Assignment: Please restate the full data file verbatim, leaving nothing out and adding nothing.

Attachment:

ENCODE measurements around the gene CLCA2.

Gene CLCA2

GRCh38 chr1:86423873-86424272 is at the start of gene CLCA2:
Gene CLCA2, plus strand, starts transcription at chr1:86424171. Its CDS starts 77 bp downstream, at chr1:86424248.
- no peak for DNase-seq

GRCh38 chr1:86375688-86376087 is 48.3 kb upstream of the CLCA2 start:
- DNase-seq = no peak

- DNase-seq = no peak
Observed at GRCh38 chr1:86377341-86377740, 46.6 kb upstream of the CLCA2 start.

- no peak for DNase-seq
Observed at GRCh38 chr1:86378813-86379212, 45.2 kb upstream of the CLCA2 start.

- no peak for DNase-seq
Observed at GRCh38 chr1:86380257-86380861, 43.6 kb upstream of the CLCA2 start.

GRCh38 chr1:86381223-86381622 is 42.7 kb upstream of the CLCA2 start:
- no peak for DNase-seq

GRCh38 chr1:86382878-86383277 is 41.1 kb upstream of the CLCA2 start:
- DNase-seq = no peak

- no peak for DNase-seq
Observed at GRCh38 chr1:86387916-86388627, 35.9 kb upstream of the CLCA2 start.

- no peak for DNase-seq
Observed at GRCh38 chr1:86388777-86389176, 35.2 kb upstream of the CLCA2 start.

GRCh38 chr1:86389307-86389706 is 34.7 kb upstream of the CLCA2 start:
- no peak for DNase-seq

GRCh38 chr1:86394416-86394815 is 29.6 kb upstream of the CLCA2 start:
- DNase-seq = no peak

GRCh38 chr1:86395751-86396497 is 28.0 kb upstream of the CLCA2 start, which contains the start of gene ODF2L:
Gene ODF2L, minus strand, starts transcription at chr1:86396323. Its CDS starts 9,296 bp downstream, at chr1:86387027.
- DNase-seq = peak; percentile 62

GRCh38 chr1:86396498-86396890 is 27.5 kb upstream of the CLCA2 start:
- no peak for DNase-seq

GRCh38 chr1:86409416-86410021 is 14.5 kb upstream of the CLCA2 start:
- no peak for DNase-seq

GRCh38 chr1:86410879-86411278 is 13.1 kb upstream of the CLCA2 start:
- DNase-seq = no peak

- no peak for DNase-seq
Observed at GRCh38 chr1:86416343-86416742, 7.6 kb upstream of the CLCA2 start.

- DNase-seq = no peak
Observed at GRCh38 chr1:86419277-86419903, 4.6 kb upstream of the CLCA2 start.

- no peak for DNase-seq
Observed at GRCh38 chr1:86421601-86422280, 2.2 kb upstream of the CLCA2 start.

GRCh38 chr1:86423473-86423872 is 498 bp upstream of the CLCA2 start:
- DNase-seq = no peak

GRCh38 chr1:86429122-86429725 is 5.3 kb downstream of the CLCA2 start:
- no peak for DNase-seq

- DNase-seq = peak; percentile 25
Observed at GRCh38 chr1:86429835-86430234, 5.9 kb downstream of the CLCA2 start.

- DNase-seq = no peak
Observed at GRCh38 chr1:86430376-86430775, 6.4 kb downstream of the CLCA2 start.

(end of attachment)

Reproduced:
ENCODE measurements around the gene CLCA2.

Gene CLCA2

GRCh38 chr1:86423873-86424272 is at the start of gene CLCA2:
Gene CLCA2, plus strand, starts transcription at chr1:86424171. Its CDS starts 77 bp downstream, at chr1:86424248.
- no peak for DNase-seq

GRCh38 chr1:86375688-86376087 is 48.3 kb upstream of the CLCA2 start:
- DNase-seq = no peak

- DNase-seq = no peak
Observed at GRCh38 chr1:86377341-86377740, 46.6 kb upstream of the CLCA2 start.

- no peak for DNase-seq
Observed at GRCh38 chr1:86378813-86379212, 45.2 kb upstream of the CLCA2 start.

- no peak for DNase-seq
Observed at GRCh38 chr1:86380257-86380861, 43.6 kb upstream of the CLCA2 start.

GRCh38 chr1:86381223-86381622 is 42.7 kb upstream of the CLCA2 start:
- no peak for DNase-seq

GRCh38 chr1:86382878-86383277 is 41.1 kb upstream of the CLCA2 start:
- DNase-seq = no peak

- no peak for DNase-seq
Observed at GRCh38 chr1:86387916-86388627, 35.9 kb upstream of the CLCA2 start.

- no peak for DNase-seq
Observed at GRCh38 chr1:86388777-86389176, 35.2 kb upstream of the CLCA2 start.

GRCh38 chr1:86389307-86389706 is 34.7 kb upstream of the CLCA2 start:
- no peak for DNase-seq

GRCh38 chr1:86394416-86394815 is 29.6 kb upstream of the CLCA2 start:
- DNase-seq = no peak

GRCh38 chr1:86395751-86396497 is 28.0 kb upstream of the CLCA2 start, which contains the start of gene ODF2L:
Gene ODF2L, minus strand, starts transcription at chr1:86396323. Its CDS starts 9,296 bp downstream, at chr1:86387027.
- DNase-seq = peak; percentile 62

GRCh38 chr1:86396498-86396890 is 27.5 kb upstream of the CLCA2 start:
- no peak for DNase-seq

GRCh38 chr1:86409416-86410021 is 14.5 kb upstream of the CLCA2 start:
- no peak for DNase-seq

GRCh38 chr1:86410879-86411278 is 13.1 kb upstream of the CLCA2 start:
- DNase-seq = no peak

- no peak for DNase-seq
Observed at GRCh38 chr1:86416343-86416742, 7.6 kb upstream of the CLCA2 start.

- DNase-seq = no peak
Observed at GRCh38 chr1:86419277-86419903, 4.6 kb upstream of the CLCA2 start.

- no peak for DNase-seq
Observed at GRCh38 chr1:86421601-86422280, 2.2 kb upstream of the CLCA2 start.

GRCh38 chr1:86423473-86423872 is 498 bp upstream of the CLCA2 start:
- DNase-seq = no peak

GRCh38 chr1:86429122-86429725 is 5.3 kb downstream of the CLCA2 start:
- no peak for DNase-seq

- DNase-seq = peak; percentile 25
Observed at GRCh38 chr1:86429835-86430234, 5.9 kb downstream of the CLCA2 start.

- DNase-seq = no peak
Observed at GRCh38 chr1:86430376-86430775, 6.4 kb downstream of the CLCA2 start.